The kind of conversations I discussed earlier would be impossible to have via remote teaching, and my line manager actually removed PSHE from the online timetable as a result. We were still encouraged to report any concerns to our safeguarding lead, but I am sure that in general many pupils have not had as much support as before. This is definitely something we will be looking at when school reopens as part of ‘Build Back Better’ and students we may be concerned about will be offered additional support. 

What’s the biggest mistake that schools are making when it comes to tackling these issues?

This is a hard question to answer, but I think the biggest issues are fear, combined with not training or valuing PSHE teachers. When all the focus is on academic results (despite the evidence that shows good PSHE supports achievement), then PSHE can often feel like a token subject. Fortunately, Ofsted is now very supportive and is looking for the kind of impact PSHE can have in a school, which is a start. But until more teachers are trained and experienced, dealing with these sensitive topics can be a hot potato. 

One has to be prepared to win over parents. I try to involve and inform parents as much as possible and I would say the majority are very happy with the knowledge their daughters are receiving. They often say “I wish we had had these kinds of conversations when I was at school.” 

For those who are anxious or opposed, we point out that we can no longer shield our children from everything that is out there (especially online) and that being informed can protect their daughters from being pressured into sexual activity they are not ready for. For those who are concerned about LGBTQ issues, we refer them to the Equality Act.

What do you see as the most pressing issue when it comes to keeping children safe online?

Informing and educating our young people so that they are resilient and savvy users of the Internet is essential. Pandora’s Box is already open, so giving children the skills to deal with online bullying and harassment, so they know what to do in these kinds of situations and where to get help, has to be a priority. We need reliable resources to support inexperienced or non-expert teachers in delivering these topics safely.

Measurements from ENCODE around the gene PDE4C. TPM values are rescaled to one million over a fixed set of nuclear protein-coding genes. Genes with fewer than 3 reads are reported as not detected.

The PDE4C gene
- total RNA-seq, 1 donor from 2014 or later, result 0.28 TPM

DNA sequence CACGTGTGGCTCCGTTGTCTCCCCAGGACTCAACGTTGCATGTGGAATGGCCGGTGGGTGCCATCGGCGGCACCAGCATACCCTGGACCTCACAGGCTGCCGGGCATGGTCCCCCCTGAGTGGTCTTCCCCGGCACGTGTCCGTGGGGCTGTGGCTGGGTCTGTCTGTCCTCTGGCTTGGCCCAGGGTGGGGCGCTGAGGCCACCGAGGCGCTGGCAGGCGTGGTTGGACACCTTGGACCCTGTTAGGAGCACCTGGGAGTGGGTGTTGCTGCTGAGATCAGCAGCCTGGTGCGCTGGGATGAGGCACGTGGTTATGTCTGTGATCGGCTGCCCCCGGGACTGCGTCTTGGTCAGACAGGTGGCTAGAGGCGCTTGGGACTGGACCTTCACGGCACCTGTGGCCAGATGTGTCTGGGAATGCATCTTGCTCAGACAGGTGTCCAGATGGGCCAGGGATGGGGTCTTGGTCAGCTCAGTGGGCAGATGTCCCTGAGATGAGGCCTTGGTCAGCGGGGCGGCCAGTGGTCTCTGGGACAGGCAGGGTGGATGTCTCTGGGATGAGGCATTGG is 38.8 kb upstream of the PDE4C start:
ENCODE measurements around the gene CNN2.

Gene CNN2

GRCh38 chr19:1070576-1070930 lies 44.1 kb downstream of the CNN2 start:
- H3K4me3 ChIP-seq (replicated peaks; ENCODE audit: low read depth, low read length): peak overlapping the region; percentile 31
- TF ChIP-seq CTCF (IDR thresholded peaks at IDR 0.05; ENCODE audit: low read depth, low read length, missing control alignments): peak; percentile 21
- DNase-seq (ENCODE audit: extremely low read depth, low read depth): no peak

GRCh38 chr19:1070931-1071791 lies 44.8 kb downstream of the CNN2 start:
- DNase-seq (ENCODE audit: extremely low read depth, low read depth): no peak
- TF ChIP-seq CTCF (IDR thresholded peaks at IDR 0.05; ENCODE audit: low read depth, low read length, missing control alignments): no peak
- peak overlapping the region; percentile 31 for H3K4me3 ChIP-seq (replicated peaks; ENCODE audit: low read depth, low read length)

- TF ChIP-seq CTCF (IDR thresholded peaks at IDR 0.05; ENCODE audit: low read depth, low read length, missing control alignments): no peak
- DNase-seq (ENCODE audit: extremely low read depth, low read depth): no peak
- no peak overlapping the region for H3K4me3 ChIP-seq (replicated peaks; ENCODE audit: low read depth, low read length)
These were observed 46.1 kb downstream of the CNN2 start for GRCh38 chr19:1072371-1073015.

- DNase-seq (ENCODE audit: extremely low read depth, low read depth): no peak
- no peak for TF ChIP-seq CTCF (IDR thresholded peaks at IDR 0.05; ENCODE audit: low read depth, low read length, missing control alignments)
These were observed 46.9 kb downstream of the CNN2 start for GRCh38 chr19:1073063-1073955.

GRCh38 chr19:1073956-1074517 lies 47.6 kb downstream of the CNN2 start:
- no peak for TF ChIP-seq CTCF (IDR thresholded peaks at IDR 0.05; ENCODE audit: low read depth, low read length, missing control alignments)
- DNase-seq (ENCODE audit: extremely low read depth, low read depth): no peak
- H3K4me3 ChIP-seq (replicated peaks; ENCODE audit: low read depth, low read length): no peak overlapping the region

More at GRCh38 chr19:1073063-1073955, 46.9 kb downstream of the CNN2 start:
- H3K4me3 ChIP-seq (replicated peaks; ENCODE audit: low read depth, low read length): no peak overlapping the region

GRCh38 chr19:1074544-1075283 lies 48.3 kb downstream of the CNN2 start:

What can parents do to make conversations at home easier and more productive?

This is a tricky one, as many young people really feel embarrassed about having these conversations with their parents. I think the best strategy is being open and listening to young people; bringing up a topic with an open question like “What do you think about….?” There is evidence that ‘sideways conversations’ (for example, in the car) work really well. Try to be open minded - explore what the young person thinks, and try to only intervene if there is a real safeguarding concern. The most important thing is to listen!

I would recommend CEOP (Child Exploitation and Online Protection) as a useful and reliable resource when discussing these matters. They also provide support and information, and you can report abuse or online harassment on their website. 

Statistics taken from Natterhub’s survey of 1,000 parents and the Internet Watch Foundation Annual Report 2019

 A graduate of Homerton College, Cambridge, Anita has taught children aged 2-18 in the UK and Spain in a career spanning more than 40 years. For the last 15 years she has taught in a small independent school for girls aged 11-18. 

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Partnered with Microsoft Education Partnered with NSPCC Partnered with British Educational Suppliers Association Partnered with UKCIS Partnered with Twinkl Partnered with Laptops For Kids Partnered with Internet Watch Foundation Partnered with Childnet Partnered with CEOP